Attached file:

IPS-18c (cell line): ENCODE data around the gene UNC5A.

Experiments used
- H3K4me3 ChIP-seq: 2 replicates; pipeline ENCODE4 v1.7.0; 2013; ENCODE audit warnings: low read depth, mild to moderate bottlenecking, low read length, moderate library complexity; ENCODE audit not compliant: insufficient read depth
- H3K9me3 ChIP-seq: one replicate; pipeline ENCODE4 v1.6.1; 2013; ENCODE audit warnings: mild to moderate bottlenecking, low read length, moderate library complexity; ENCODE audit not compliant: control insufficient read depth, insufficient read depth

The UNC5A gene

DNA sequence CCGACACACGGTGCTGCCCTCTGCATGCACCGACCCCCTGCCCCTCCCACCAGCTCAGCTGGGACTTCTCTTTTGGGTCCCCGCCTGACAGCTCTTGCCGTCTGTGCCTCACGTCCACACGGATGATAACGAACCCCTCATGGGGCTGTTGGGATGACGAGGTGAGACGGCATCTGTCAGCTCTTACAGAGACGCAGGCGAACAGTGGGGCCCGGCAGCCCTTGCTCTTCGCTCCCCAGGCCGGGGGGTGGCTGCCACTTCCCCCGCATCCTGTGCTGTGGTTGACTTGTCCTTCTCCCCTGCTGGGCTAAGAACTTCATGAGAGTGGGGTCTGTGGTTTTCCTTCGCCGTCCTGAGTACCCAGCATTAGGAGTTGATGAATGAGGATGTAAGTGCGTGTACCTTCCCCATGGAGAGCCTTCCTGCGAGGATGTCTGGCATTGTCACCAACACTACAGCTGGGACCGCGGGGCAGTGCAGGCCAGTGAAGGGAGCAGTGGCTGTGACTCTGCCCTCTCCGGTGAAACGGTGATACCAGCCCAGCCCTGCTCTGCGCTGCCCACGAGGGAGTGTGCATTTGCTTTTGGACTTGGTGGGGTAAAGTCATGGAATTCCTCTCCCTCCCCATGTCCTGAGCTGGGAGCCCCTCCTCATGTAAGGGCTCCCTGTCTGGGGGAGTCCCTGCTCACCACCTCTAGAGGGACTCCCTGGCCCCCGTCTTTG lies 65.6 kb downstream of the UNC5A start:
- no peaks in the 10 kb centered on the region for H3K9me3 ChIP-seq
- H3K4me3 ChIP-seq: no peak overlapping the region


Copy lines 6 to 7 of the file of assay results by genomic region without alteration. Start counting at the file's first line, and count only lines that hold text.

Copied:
DNA sequence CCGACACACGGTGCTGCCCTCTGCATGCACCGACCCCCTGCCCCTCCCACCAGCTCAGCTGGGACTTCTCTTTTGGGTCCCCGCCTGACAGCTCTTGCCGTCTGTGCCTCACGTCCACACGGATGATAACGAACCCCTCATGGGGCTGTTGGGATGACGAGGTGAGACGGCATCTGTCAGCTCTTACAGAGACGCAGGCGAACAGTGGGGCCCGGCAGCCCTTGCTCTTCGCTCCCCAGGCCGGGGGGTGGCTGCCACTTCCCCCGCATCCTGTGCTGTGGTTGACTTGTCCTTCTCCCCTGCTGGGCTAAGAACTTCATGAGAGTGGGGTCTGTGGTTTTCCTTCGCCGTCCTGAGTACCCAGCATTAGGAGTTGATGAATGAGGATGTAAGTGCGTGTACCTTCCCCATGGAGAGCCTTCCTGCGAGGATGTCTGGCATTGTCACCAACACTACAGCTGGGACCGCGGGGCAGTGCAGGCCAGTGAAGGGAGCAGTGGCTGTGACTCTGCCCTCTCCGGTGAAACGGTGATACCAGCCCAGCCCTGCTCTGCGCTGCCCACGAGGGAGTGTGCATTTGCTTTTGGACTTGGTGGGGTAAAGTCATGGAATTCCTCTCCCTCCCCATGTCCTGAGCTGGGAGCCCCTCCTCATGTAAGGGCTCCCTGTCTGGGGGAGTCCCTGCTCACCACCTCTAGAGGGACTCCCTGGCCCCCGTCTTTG lies 65.6 kb downstream of the UNC5A start:
- no peaks in the 10 kb centered on the region for H3K9me3 ChIP-seq